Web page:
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Many B.C. institutions have racial bias, chief coroner tells committee on police reform

B.C. politicians say the Police Act in B.C. needs to be updated and changed. THE CANADIAN PRESS/Darryl Dyck

Many of B.C.’s public institutions have a racial bias and don’t even know it, a legislative committee on police reform has heard.

On Monday, chief coroner Lisa LaPointe made a presentation to the special committee on reforming the Police Act, which was struck last summer following the death of George Floyd in Minneapolis that put a spotlight on police agencies across North America.

Indigenous people have higher interactions with police, LaPointe said, and more data are needed to understand why.

Read more: B.C. Premier John Horgan promises changes to Police Act, says calls for defunding ‘simplistic’

“Many of our institutions have a racial bias without us being aware of it. Are more calls (to police) being received if a person is Indigenous? Do people see an Indigenous person and see that as more of a threat?” LaPointe said during her presentation to MLAs.

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“Based on their own experience, are police adopting — again, it would be unconscious — some unconscious bias when they’re responding to the call? We don’t know. This is the kind of data, the kind of information, that we need to start gathering, because there’s so much institutionalized racism.”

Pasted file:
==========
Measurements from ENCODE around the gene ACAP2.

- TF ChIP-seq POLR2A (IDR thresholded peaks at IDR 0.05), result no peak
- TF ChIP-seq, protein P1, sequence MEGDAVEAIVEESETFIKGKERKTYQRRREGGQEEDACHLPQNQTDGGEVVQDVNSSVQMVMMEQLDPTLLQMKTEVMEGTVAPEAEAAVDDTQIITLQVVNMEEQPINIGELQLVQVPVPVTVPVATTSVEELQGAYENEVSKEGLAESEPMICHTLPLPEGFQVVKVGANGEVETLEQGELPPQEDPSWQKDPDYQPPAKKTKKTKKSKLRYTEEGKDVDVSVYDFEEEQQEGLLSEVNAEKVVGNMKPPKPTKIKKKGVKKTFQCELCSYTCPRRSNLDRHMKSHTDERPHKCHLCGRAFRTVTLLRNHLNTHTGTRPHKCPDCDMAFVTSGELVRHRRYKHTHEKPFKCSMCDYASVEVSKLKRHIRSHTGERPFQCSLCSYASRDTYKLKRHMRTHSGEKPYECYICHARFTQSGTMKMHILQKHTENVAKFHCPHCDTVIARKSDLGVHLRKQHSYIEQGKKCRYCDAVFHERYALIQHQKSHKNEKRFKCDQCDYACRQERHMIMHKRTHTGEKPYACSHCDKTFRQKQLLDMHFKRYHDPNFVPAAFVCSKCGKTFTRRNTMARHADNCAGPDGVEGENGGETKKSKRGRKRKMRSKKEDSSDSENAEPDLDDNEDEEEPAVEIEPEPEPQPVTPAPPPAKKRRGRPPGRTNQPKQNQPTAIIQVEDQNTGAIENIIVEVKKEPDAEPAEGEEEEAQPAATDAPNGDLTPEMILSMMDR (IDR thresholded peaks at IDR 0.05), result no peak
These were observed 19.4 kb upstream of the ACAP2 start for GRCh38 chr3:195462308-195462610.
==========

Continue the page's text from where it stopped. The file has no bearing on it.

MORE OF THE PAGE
In 2019, the coroners service released a report on 127 cases of people who died in police custody or within 24 hours of police contact.

About 20 per cent of those deaths were Indigenous people, even though Indigenous people make up only six per cent of B.C.’s population, LaPointe said.

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Public Safety Minister Mike Farnworth announced he was creating the new committee last July to review “systemic racism” in police forces across B.C. and modernize the Police Act.

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The group was tasked with suggesting reforms on oversight, governance, funding and more, as well as to examine the scope of systemic racism within B.C.’s police agencies and the role of police with respect to mental health, addictions, and harm reduction. It is expected to report back to the legislature in May.

On Monday, members from the BC Coroner’s Service, the Union of BC Municipalities and the Independent Investigations Office made virtual presentations to MLAs.

Read more: B.C. Legislature announces plan to update Police Act, points to ‘systemic racism’ in B.C. institutions

Michael Egilson, director of special investigations and the death review unit at the coroners service, told the committee that police respond to roughly 75,000 mental health calls a year on average, with about 25 per cent resulting in people being taken into custody.

“(Police) need to become part of the mental health strategy as well, so that we aren’t just doing a bunch of one-offs across the province but (so) that those actions become coordinated,” Egilson said.

Presentations were expected to continue on Wednesday, with representatives from the ministries of health, mental health and addictions, Indigenous relations, and public safety.

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